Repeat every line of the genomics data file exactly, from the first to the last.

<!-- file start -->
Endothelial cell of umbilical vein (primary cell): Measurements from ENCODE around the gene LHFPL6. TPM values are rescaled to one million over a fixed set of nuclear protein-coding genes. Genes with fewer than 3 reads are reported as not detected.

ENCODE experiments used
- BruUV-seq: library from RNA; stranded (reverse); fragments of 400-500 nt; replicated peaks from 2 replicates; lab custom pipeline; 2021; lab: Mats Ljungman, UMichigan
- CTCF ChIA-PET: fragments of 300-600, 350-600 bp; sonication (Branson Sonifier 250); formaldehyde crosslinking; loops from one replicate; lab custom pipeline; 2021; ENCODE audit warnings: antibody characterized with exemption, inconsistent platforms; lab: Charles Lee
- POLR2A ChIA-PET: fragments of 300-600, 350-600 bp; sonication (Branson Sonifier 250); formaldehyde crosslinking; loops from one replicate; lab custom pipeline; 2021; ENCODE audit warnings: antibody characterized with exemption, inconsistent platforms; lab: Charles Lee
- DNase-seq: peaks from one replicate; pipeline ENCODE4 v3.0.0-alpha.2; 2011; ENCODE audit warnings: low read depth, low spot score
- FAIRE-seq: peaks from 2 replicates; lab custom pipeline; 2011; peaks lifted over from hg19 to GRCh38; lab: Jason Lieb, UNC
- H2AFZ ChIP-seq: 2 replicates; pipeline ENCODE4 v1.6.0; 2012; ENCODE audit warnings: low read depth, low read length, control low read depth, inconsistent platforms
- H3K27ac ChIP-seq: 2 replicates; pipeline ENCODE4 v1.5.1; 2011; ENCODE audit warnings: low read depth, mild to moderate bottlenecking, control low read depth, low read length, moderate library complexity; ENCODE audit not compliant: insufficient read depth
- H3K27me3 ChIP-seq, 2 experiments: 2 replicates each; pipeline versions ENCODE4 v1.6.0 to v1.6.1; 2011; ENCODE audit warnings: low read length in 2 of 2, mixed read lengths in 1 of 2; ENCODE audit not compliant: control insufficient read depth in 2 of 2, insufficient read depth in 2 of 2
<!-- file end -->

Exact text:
Endothelial cell of umbilical vein (primary cell): Measurements from ENCODE around the gene LHFPL6. TPM values are rescaled to one million over a fixed set of nuclear protein-coding genes. Genes with fewer than 3 reads are reported as not detected.

ENCODE experiments used
- BruUV-seq: library from RNA; stranded (reverse); fragments of 400-500 nt; replicated peaks from 2 replicates; lab custom pipeline; 2021; lab: Mats Ljungman, UMichigan
- CTCF ChIA-PET: fragments of 300-600, 350-600 bp; sonication (Branson Sonifier 250); formaldehyde crosslinking; loops from one replicate; lab custom pipeline; 2021; ENCODE audit warnings: antibody characterized with exemption, inconsistent platforms; lab: Charles Lee
- POLR2A ChIA-PET: fragments of 300-600, 350-600 bp; sonication (Branson Sonifier 250); formaldehyde crosslinking; loops from one replicate; lab custom pipeline; 2021; ENCODE audit warnings: antibody characterized with exemption, inconsistent platforms; lab: Charles Lee
- DNase-seq: peaks from one replicate; pipeline ENCODE4 v3.0.0-alpha.2; 2011; ENCODE audit warnings: low read depth, low spot score
- FAIRE-seq: peaks from 2 replicates; lab custom pipeline; 2011; peaks lifted over from hg19 to GRCh38; lab: Jason Lieb, UNC
- H2AFZ ChIP-seq: 2 replicates; pipeline ENCODE4 v1.6.0; 2012; ENCODE audit warnings: low read depth, low read length, control low read depth, inconsistent platforms
- H3K27ac ChIP-seq: 2 replicates; pipeline ENCODE4 v1.5.1; 2011; ENCODE audit warnings: low read depth, mild to moderate bottlenecking, control low read depth, low read length, moderate library complexity; ENCODE audit not compliant: insufficient read depth
- H3K27me3 ChIP-seq, 2 experiments: 2 replicates each; pipeline versions ENCODE4 v1.6.0 to v1.6.1; 2011; ENCODE audit warnings: low read length in 2 of 2, mixed read lengths in 1 of 2; ENCODE audit not compliant: control insufficient read depth in 2 of 2, insufficient read depth in 2 of 2